Glen Biglaiser, Associate Professor; Ph.D., University of California-Los Angeles. Latin American politics; political economy of the developing world.
Bethany Blackstone, Assistant Professor; Ph.D., Emory University. Judicial process and behavior; Congress–court interactions; congressional politics; American political institutions.
Regina Branton, Associate Professor; Ph.D., University of Arizona. The politics of race and ethnicity; political behavior; electoral politics; methods of social science research.
Marijke Breuning, Professor; Ph.D., Ohio State University. Foreign policy decision making; development cooperation; foreign aid; ethnic politics; women/gender and politics; the politics of intercountry adoption.
Tony Carey, Assistant Professor; Ph.D., Stony Brook University. African American politics; racial and ethnic politics; political and social identity; political psychology; experimental methodology; survey methodology.
Paul Collins, Associate Professor; Ph.D., Binghamton University. American politics; judicial politics and behavior; interest groups.
Gloria Cox, Associate Professor and Dean of the Honors College; Ph.D., University of South Carolina. American politics and policy.
Jacqueline DeMeritt, Assistant Professor; Ph.D., Florida State University. State-sponsored killing; human rights; violent political conflict; research methods and formal theory.
Andrew J. Enterline, Associate Professor; Ph.D., Binghamton University. International relations; conflict processes. Matthew Eshbaugh-Soha, Associate Professor; Ph.D., Texas A&M University. American political institutions.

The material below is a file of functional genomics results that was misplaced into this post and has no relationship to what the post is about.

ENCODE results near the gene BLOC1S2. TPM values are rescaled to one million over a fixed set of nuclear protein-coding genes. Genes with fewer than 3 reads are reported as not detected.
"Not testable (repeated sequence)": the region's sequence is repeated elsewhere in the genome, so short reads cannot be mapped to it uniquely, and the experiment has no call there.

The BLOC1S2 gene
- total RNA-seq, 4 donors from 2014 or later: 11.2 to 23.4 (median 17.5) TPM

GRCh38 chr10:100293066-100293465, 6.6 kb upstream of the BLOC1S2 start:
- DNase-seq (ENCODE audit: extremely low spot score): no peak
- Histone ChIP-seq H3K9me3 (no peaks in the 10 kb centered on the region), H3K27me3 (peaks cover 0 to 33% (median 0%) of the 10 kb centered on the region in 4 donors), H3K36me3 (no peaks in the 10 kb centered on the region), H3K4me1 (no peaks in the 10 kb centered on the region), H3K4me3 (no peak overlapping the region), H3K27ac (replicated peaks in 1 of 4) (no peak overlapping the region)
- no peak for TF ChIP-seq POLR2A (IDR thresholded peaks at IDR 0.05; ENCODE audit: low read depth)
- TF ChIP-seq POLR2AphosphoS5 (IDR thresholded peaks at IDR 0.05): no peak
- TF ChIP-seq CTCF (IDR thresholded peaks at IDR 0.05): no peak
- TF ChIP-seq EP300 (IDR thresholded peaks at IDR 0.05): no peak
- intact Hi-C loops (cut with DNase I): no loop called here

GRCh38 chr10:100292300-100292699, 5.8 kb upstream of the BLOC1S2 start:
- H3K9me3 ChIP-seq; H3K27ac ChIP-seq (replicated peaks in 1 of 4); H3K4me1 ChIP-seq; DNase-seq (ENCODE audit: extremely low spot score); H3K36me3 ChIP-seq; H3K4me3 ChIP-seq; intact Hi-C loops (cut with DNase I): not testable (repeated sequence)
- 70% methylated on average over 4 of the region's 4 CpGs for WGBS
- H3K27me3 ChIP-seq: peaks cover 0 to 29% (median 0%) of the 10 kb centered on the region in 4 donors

Steven P. Forde, Professor; Ph.D., University of Toronto. Political philosophy; international ethics; American political thought.
J. Michael Greig, Associate Professor; Ph.D., University of Illinois. International conflict; civil conflict; conflict management; peacekeeping; externally imposed polities; contagion effects.
Paul Hensel, Professor; Ph.D., University of Illinois. International conflict.
John Ishiyama, Professor; Ph.D. Michigan State University. Political parties and democratization (Russia, East-Central Europe, Africa); ethnic politics and conflict; scholarship of teaching and learning.
Kimi L. King, Associate Professor; Ph.D., University at Buffalo. Public law; civil rights and liberties; conflict resolution; judicial decision making; international humanitarian law; gender rights.
Ko Maeda, Associate Professor; Ph.D., Michigan State University. Political institutions; political parties; elections.
Valerie Martinez-Ebers, Professor; Ph.D., Ohio State University. Race, ethnicity and politics; Latino politics; public policy; political tolerance; politics of rock and roll.
T. David Mason, Regents Professor; Ph.D., University of Georgia. Causes of civil wars; land reform; East Asian politics.